Availability and utilization of computers in teaching and learning of business studies in secondary schools: Westlands district Nairobi county, Kenya
Kiarie Maingi, Bernadette Kamene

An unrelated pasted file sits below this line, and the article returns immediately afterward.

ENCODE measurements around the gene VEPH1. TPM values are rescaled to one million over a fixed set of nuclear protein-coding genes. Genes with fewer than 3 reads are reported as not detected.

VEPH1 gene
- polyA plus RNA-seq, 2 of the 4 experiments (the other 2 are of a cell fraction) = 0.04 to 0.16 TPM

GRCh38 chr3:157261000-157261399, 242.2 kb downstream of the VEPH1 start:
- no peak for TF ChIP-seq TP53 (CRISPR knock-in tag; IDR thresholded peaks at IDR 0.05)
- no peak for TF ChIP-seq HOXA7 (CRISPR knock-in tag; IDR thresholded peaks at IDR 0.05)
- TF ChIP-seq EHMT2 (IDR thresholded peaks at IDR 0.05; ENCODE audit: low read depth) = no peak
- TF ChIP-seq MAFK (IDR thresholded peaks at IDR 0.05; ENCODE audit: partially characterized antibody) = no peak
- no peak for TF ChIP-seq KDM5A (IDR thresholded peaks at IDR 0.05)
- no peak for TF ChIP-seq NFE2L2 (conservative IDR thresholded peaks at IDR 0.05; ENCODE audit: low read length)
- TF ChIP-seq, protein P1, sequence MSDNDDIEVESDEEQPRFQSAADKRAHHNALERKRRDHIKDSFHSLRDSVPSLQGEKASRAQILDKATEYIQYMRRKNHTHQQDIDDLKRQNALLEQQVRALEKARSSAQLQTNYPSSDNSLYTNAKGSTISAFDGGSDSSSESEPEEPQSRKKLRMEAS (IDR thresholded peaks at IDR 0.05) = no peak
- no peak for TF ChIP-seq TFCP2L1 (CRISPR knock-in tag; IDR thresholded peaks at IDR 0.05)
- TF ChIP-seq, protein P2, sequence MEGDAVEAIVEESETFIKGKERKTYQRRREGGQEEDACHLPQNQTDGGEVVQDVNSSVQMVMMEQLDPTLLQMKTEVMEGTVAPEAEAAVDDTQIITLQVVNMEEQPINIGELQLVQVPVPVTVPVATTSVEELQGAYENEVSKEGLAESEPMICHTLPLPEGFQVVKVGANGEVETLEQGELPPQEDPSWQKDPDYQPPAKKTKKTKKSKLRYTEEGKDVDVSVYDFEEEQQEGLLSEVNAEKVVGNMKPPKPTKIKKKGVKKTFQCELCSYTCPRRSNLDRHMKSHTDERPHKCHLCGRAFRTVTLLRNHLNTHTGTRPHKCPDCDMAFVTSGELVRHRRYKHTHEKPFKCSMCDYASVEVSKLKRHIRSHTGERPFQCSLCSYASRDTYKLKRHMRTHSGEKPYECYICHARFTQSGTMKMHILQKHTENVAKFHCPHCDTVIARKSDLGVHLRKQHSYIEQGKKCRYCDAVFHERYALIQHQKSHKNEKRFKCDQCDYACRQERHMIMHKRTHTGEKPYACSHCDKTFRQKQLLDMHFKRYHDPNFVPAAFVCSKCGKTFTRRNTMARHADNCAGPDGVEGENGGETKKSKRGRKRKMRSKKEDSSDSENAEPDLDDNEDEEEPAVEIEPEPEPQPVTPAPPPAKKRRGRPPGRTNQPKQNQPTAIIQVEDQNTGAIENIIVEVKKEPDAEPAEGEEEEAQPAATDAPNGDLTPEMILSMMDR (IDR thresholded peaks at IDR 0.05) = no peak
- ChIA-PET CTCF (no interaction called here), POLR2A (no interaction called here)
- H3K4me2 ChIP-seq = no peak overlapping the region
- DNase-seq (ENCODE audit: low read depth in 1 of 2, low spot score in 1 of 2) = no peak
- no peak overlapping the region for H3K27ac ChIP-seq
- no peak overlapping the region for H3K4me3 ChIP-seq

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The use of computers world over has changed the way we do many things. In the developed world, the integration of computers in teaching and learning has proved to be a worthwhile experience. This study sought to establish the availability and utilization of computers for teaching and learning Business Studies in Nairobi County‟s Westlands district – Kenya. The objectives of this research were: (i) to investigate the availability and accessibility of general purpose computers to teachers and learners of Business Studies in Westlands district secondary schools of Nairobi County. (ii) To ascertain the ways in which teachers and learners use computers for teaching and learning purposes in Business Studies. (iii) To probe the attitude of Business Studies teachers and learners towards the use of computers in teaching and learning of Business Studies. (iv) To explore the main benefits of using computers in teaching and learning of business studies in Nairobi County‟s Westlands secondary schools. (v) To investigate the challenges that teachers and learners of Business Studies experience in relation to the use of computers for teaching and learning respectively. The study was significant because its findings can be used to help teachers, students and teacher training institutions to improve the availability, accessibility and use of computers in education and eventually help in achieving Kenya‟s economic blueprint Vision 2030. This study was guided by Bates ACTIONS theory. The independent variables were teacher and learner characteristics, computer as a teaching/learning resource and teaching strategies. The dependent variables were; improved teaching environment, class participation and improved performance in exams. This research was a descriptive study that used both qualitative and quantitative analysis. The target population was made up of all the head teachers, Business Studies teachers and students of the 23 secondary school in Westlands District. The researcher used stratified sampling in order to ensure all types of schools were represented. In each category, simple random sampling was used to pick the sample population. Data was collected using questionnaires, interview schedules and observation then analysed using percentages, frequencies and charts. This study found that head teachers were aware of the general trend towards the use of computers in education. It also found that although both teachers and students have a positive attitude toward the use of computers in the teaching and learning 62.5% of teachers did not use them for instructional purpose. The most pressing challenges were; low literacy levels, lack of time within teaching time and a fact that teachers were not taught how to use the computer as a teaching resource. The researcher concludes that there is willingness to use computers to teach but patience is required as the positive attitude precedes the implementation of teaching resources such as the computer. One of the recommendations of this study is a revision of the curriculum to allow integration of this emergent technology in our classrooms at all levels and in all subjects because computers are now an inevitable tool of trade in all spheres regardless of the career choice of any person.